Asylum crisis threatens to weaken EU
In an interview with the BBC, Manuel Valls, the French prime minister, said that the EU itself was under threat from the crisis posed by pressure of refugee seekers. This on the face of it would seem exaggerated. If some member states are more generous than others in accepting refugees why should that undermine their capacity to work together within the framework of the EU treaties? The Schengen system of borderless travel across most EU member states has already partially broken and could completely break down as member states try to stop or regulate the flows of external migrants. This is a serious blow given the impact of the Schengen agreement on everyday life and symbolism in breaking down barriers. It does not mean that end of the EU, but the fact that people like Mr Valls are talking in these terms is evidence of a deep crisis.
At a time of several other difficulties
The challenge of the asylum seekers is highlighting the differences between and within EU countries and comes on top of several other problems. One of these is the forthcoming UK referendum on whether to stay in the EU, with UK opinion polls suggesting that those likely to vote to stay in or leave are quite evenly divided. A vote to leave would deprive the EU of a major player, which has made a particularly important contribution to the development of the EU’s single market. Furthermore its departure would set a precedent, which would give impetus to anti-EU sentiment on other countries where it is already strong including France, Italy and Poland.
Another major problem is posed by the fact that some of the countries that acceded to the EU in 2004, notably Poland and Hungary have weakened their compliance with political criteria under which they were allowed to join, such as the impartial rule of law, as for example in the packing of Poland’s constitutional court with its own sympathisers by the newly elected Law and Justice government. The attempt by the European Commission to monitor such measures has provoked increased hostility to the EU in Poland and Hungary, and this has become meshed up in hostility to the EU’s strongest country, Germany.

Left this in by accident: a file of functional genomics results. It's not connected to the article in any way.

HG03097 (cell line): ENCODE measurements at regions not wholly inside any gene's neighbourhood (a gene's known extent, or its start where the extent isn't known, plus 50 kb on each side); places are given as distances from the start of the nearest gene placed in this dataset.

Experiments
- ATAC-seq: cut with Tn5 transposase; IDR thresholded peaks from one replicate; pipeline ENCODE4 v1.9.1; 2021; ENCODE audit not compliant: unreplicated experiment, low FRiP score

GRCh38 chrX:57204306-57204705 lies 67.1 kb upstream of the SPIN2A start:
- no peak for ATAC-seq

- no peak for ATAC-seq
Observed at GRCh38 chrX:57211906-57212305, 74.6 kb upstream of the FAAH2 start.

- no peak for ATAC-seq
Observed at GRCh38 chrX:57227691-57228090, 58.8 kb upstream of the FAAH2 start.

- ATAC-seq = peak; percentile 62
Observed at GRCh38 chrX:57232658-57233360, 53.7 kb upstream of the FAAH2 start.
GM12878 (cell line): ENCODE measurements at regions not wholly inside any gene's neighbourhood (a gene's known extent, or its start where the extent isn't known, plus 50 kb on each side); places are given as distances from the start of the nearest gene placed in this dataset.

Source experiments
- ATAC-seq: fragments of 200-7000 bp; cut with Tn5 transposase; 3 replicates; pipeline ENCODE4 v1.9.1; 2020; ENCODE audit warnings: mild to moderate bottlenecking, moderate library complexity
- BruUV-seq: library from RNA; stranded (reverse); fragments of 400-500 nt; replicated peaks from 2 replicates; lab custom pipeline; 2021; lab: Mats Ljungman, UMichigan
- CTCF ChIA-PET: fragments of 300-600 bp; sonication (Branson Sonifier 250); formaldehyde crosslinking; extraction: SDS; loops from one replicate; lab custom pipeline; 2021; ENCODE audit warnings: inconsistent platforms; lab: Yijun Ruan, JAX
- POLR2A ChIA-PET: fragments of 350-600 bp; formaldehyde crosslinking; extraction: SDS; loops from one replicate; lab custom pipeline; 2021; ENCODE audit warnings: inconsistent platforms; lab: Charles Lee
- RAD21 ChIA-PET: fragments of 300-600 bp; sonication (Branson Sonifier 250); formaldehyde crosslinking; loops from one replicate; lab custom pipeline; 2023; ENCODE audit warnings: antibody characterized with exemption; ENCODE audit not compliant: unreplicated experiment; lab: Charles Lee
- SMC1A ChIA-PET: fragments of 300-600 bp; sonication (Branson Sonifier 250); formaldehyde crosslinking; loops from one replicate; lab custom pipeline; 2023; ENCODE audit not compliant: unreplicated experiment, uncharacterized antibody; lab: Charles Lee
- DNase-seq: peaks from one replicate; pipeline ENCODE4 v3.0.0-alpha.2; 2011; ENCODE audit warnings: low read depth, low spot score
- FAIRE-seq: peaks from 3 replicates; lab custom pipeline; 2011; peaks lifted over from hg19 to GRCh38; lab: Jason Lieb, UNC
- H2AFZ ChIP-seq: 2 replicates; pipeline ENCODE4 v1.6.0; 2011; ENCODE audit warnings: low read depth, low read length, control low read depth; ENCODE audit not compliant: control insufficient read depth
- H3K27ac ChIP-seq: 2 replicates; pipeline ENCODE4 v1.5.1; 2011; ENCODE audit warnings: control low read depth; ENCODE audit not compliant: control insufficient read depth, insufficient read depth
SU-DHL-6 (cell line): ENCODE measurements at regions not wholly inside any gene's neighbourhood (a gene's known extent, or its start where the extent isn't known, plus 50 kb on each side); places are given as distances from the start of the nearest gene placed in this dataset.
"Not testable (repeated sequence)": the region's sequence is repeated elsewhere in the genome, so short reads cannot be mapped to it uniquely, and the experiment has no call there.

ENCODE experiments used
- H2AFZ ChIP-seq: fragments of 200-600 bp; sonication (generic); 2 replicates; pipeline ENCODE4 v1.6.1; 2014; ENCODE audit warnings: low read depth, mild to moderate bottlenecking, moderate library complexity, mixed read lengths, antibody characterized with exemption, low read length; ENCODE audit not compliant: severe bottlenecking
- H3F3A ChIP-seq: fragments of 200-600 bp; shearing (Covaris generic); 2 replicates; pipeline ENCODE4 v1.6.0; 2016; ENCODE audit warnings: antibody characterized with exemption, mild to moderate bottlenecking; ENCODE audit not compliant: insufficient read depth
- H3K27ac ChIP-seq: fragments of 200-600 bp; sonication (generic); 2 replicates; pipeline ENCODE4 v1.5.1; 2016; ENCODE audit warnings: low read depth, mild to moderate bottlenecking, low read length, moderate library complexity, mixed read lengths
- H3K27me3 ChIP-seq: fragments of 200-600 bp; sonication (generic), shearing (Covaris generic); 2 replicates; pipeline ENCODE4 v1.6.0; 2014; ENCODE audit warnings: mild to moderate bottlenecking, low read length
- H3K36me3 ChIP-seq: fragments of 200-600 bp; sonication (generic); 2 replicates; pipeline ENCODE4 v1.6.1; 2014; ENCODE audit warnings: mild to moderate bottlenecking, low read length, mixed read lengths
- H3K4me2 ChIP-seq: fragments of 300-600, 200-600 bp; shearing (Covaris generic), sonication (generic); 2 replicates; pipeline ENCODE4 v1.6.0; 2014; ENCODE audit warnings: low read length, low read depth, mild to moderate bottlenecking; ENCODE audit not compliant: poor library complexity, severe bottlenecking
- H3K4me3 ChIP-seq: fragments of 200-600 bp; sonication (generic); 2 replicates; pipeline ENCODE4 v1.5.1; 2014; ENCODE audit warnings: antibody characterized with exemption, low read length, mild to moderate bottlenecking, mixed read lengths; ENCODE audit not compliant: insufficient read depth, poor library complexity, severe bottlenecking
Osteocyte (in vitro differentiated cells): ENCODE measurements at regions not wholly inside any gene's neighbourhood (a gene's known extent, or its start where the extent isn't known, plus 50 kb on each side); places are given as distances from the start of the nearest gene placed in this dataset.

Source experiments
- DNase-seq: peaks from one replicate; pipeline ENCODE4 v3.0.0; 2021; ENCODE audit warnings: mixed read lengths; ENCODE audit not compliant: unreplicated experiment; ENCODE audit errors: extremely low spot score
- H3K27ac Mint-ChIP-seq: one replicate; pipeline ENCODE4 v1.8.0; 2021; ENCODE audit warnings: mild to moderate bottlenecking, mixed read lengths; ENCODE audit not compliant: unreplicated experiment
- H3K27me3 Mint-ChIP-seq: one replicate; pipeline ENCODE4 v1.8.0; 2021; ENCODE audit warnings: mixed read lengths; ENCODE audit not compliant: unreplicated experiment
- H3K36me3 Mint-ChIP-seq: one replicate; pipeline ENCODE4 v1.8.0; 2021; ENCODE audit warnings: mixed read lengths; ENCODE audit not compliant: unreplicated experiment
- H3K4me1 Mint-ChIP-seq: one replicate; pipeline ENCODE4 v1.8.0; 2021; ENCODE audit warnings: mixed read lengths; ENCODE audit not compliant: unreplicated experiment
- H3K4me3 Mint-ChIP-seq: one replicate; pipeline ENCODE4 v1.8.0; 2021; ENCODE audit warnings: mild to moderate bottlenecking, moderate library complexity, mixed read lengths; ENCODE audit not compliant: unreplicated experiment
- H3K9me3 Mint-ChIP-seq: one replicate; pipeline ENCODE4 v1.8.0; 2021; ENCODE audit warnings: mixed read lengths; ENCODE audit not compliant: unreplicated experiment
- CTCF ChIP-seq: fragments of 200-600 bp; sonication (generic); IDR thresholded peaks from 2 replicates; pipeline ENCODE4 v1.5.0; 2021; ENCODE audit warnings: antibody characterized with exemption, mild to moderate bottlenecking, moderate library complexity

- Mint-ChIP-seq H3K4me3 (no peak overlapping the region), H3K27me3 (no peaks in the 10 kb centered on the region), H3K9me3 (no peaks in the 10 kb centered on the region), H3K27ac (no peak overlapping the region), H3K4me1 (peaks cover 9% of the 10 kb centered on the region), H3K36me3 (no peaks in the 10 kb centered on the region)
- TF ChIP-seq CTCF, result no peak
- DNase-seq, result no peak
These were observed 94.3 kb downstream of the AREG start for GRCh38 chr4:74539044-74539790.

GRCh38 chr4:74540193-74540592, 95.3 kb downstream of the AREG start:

A third problem is the euro zone crisis. Although the threatened departure of Greece from the euro zone was averted last year there are still considerable tensions between countries of the south with high debts and northern countries. Recently there has been an increase in tensions between Italy on the one hand and Germany and the European Commission on the other.
Differences over how to tackle the refugee influx is exacerbating the other differences. There is no simple answer: one policy extreme would mean that the EU abandons any pretence to stand up for human rights of those not already EU residents; the opposite of free entry for all genuine refugees would create unsupportable social and political tensions even in countries like Germany with an initially welcoming attitude. A muddled middle way is the only one that can hope to avoid one or other such consequence.
Commission takes wrong approach to Greece
But there are ways in which the EU could do better. In particular the key role of Greece in the crisis should be acknowledged. On January 27th the Commission published a report highly critical of Greece, threatening to expel in from the Schengen zone if it did not do better. This followed a proposal to help Macedonia man its frontier with Greece without consulting the Greek government. Even if the Greek economy were not experiencing the most severe economic crisis any member state has experienced since the early days of the EU, it or any other country would struggle to cope in a humane manner with the huge numbers crossing the sea onto Greek islands. In contrast to the Commission’s attitude a group of academics have put forward islanders that have rescued and helped refugees forward has a candidate for the Nobel Peace Prize.
Greece should be praised for what it has done rather than rebuked for what it has not done, and given far more funding to help it manage camps and processing centres to separate refugees from economic migrants and provide migrants in Greece with basic needs in the meantime. It may be that it is will be no longer practical to keep fully open frontiers with Greece given the amount of migrants arriving there, but this should not be portrayed as a punishment but rather as an unavoidable necessity in which Greece needs far more support from its partners.